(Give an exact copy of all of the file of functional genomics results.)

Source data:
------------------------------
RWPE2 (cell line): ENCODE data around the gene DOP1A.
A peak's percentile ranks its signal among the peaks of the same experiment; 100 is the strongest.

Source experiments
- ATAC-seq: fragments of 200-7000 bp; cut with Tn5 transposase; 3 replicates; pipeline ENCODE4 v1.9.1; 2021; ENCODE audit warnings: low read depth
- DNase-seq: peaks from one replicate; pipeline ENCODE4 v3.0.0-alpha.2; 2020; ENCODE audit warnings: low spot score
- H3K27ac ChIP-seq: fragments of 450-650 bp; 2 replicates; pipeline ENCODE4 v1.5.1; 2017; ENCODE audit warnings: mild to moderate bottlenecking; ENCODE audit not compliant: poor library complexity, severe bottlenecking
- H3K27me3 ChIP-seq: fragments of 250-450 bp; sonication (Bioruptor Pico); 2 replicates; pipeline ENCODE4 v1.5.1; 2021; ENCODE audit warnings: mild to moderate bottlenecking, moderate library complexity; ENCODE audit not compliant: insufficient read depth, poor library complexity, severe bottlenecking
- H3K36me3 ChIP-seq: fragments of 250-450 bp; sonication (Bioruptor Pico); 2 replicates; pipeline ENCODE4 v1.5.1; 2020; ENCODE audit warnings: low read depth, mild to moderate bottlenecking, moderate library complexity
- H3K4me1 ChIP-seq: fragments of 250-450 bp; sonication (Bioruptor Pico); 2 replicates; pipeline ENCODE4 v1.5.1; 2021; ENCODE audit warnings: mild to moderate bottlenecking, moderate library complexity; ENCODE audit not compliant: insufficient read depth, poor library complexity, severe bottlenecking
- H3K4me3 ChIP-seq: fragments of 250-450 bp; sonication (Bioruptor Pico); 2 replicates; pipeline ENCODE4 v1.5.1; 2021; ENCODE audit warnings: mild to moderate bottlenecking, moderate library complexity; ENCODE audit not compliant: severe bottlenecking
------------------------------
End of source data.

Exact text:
RWPE2 (cell line): ENCODE data around the gene DOP1A.
A peak's percentile ranks its signal among the peaks of the same experiment; 100 is the strongest.

Source experiments
- ATAC-seq: fragments of 200-7000 bp; cut with Tn5 transposase; 3 replicates; pipeline ENCODE4 v1.9.1; 2021; ENCODE audit warnings: low read depth
- DNase-seq: peaks from one replicate; pipeline ENCODE4 v3.0.0-alpha.2; 2020; ENCODE audit warnings: low spot score
- H3K27ac ChIP-seq: fragments of 450-650 bp; 2 replicates; pipeline ENCODE4 v1.5.1; 2017; ENCODE audit warnings: mild to moderate bottlenecking; ENCODE audit not compliant: poor library complexity, severe bottlenecking
- H3K27me3 ChIP-seq: fragments of 250-450 bp; sonication (Bioruptor Pico); 2 replicates; pipeline ENCODE4 v1.5.1; 2021; ENCODE audit warnings: mild to moderate bottlenecking, moderate library complexity; ENCODE audit not compliant: insufficient read depth, poor library complexity, severe bottlenecking
- H3K36me3 ChIP-seq: fragments of 250-450 bp; sonication (Bioruptor Pico); 2 replicates; pipeline ENCODE4 v1.5.1; 2020; ENCODE audit warnings: low read depth, mild to moderate bottlenecking, moderate library complexity
- H3K4me1 ChIP-seq: fragments of 250-450 bp; sonication (Bioruptor Pico); 2 replicates; pipeline ENCODE4 v1.5.1; 2021; ENCODE audit warnings: mild to moderate bottlenecking, moderate library complexity; ENCODE audit not compliant: insufficient read depth, poor library complexity, severe bottlenecking
- H3K4me3 ChIP-seq: fragments of 250-450 bp; sonication (Bioruptor Pico); 2 replicates; pipeline ENCODE4 v1.5.1; 2021; ENCODE audit warnings: mild to moderate bottlenecking, moderate library complexity; ENCODE audit not compliant: severe bottlenecking